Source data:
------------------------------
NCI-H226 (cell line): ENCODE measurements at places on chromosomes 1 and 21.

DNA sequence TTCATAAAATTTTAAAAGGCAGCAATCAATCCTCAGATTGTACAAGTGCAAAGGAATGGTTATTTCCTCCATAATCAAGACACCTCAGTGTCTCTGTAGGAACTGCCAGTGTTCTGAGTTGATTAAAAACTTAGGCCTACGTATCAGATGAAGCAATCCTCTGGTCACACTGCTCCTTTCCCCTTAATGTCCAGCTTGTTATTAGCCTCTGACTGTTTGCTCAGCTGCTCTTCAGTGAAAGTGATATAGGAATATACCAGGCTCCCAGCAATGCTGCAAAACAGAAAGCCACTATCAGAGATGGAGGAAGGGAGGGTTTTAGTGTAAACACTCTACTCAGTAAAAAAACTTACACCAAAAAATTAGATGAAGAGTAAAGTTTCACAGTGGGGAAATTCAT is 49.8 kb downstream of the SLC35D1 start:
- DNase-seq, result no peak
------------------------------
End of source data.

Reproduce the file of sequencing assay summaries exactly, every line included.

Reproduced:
NCI-H226 (cell line): ENCODE measurements at places on chromosomes 1 and 21.

DNA sequence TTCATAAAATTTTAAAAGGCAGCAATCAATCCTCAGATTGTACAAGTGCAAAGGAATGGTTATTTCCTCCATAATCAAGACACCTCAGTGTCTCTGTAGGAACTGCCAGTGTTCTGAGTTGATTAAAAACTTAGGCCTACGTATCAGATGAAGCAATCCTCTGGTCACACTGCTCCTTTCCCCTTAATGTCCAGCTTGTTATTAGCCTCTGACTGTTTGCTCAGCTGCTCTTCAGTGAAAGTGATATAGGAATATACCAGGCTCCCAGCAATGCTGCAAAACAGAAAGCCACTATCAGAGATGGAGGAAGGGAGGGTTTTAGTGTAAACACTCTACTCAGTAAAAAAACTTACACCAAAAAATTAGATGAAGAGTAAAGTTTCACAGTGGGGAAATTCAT is 49.8 kb downstream of the SLC35D1 start:
- DNase-seq, result no peak